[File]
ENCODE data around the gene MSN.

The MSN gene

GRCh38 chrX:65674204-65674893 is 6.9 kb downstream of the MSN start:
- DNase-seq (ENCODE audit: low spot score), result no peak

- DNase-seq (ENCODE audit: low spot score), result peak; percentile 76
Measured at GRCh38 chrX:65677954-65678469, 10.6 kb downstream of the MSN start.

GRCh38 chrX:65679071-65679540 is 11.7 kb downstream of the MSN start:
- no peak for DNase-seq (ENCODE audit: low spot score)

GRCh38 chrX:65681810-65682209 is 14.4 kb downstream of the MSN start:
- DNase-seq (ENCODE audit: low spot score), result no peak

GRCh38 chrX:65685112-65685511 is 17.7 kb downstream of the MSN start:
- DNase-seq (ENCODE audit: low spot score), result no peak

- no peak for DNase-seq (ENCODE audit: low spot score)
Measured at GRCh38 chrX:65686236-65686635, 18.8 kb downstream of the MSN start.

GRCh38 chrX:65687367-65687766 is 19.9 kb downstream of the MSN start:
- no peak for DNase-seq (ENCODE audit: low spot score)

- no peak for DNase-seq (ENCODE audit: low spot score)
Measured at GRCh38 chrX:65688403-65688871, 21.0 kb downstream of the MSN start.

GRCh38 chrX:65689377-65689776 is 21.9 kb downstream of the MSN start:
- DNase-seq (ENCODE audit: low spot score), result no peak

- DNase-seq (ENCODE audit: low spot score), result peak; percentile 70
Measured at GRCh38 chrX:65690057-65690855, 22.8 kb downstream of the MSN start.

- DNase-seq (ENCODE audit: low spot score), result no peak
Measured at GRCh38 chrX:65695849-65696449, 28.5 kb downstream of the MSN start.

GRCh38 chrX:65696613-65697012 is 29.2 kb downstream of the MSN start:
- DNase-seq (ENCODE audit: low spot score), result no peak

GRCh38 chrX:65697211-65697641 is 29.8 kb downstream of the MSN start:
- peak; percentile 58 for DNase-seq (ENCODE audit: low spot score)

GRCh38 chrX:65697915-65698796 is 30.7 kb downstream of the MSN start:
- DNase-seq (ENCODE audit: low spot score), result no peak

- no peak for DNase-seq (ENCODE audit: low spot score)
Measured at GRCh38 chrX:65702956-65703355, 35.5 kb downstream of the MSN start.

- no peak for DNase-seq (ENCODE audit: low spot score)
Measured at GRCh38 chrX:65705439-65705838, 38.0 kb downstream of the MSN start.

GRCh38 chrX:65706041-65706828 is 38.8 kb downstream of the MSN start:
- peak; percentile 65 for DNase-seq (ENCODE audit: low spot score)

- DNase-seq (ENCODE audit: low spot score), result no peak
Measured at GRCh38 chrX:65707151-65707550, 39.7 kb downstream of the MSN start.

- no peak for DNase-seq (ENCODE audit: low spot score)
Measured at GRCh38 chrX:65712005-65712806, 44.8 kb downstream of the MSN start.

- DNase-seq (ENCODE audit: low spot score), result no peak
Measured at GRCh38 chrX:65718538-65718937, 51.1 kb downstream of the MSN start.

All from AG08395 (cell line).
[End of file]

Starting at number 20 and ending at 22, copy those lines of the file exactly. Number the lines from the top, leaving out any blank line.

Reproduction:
- DNase-seq (ENCODE audit: low spot score), result no peak

- DNase-seq (ENCODE audit: low spot score), result peak; percentile 70
Measured at GRCh38 chrX:65690057-65690855, 22.8 kb downstream of the MSN start.